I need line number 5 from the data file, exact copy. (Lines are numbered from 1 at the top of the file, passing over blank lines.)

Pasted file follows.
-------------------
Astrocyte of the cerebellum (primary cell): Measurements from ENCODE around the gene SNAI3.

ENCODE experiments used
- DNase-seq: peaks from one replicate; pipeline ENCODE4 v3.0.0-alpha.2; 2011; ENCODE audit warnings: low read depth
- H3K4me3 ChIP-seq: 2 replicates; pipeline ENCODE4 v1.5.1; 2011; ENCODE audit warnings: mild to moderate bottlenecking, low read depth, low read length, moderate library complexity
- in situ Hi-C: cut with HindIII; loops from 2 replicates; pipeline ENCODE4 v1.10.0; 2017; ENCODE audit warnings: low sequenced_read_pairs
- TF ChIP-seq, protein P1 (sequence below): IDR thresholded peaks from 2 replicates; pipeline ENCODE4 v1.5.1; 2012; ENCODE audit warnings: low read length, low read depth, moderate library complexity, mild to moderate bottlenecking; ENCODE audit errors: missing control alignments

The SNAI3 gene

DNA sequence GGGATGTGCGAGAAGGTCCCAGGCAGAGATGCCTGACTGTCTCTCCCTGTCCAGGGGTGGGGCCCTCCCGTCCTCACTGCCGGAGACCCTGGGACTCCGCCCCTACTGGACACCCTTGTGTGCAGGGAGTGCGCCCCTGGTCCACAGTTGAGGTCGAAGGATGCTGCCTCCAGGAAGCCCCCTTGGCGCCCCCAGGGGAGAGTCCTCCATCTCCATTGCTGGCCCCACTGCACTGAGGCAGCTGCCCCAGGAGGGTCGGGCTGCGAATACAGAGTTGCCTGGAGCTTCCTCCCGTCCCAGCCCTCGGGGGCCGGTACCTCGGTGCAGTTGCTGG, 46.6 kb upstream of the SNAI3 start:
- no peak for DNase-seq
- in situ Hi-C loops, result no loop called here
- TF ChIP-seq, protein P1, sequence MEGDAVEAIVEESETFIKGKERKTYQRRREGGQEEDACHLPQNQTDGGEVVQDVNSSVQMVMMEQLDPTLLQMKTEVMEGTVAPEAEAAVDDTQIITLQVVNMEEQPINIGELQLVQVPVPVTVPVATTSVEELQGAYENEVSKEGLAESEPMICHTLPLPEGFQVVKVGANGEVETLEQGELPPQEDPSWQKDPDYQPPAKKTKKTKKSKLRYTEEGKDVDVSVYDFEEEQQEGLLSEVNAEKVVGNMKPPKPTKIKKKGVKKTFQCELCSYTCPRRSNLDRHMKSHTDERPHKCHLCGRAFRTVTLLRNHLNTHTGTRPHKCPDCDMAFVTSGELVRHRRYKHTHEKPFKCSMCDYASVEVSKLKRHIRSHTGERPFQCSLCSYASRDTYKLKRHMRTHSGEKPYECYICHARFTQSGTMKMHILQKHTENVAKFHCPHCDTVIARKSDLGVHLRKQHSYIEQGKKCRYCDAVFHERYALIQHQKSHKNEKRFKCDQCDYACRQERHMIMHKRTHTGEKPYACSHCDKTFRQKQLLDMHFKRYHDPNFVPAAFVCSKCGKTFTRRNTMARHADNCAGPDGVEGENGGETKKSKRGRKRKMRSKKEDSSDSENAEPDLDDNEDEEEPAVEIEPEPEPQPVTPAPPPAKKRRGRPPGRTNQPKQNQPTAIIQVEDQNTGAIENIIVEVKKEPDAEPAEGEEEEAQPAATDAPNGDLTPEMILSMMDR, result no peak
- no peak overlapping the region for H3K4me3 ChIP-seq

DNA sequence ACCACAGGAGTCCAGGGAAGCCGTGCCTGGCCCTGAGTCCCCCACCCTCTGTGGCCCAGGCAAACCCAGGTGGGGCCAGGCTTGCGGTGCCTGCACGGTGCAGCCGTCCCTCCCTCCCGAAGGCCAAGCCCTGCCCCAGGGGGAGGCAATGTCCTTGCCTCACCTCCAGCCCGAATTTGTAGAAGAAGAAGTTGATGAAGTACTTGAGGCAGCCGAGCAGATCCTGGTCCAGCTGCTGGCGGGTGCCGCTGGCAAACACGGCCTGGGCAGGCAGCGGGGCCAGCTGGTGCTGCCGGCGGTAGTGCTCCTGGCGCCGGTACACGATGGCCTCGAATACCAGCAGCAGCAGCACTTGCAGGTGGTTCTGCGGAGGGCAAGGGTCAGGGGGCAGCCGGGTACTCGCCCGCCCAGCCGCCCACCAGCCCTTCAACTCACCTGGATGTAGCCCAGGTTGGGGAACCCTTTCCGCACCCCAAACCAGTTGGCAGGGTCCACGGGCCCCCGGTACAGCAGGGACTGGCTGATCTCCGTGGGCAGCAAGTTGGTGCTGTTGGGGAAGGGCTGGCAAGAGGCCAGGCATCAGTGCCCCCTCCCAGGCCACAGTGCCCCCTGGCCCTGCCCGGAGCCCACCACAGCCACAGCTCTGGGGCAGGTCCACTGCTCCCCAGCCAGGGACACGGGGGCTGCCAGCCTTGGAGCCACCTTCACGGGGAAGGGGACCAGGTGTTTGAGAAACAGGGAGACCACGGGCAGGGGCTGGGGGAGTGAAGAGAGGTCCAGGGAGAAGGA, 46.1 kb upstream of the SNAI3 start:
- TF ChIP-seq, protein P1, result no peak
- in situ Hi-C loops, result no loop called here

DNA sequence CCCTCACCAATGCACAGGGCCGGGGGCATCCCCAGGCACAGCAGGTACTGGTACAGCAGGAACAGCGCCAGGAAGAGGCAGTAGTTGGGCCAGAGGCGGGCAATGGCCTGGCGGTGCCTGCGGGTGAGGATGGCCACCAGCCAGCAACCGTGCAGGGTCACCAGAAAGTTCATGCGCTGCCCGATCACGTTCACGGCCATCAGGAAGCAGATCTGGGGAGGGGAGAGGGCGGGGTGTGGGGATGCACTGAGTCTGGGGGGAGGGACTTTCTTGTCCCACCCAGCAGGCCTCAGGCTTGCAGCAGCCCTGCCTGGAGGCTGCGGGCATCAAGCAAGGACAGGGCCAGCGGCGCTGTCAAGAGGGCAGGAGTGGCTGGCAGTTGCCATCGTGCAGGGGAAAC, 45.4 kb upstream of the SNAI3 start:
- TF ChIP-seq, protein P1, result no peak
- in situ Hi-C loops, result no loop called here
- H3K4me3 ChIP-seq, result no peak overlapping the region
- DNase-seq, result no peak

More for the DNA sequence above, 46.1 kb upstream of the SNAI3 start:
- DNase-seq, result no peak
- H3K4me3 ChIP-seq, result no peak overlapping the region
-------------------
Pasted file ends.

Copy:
- in situ Hi-C: cut with HindIII; loops from 2 replicates; pipeline ENCODE4 v1.10.0; 2017; ENCODE audit warnings: low sequenced_read_pairs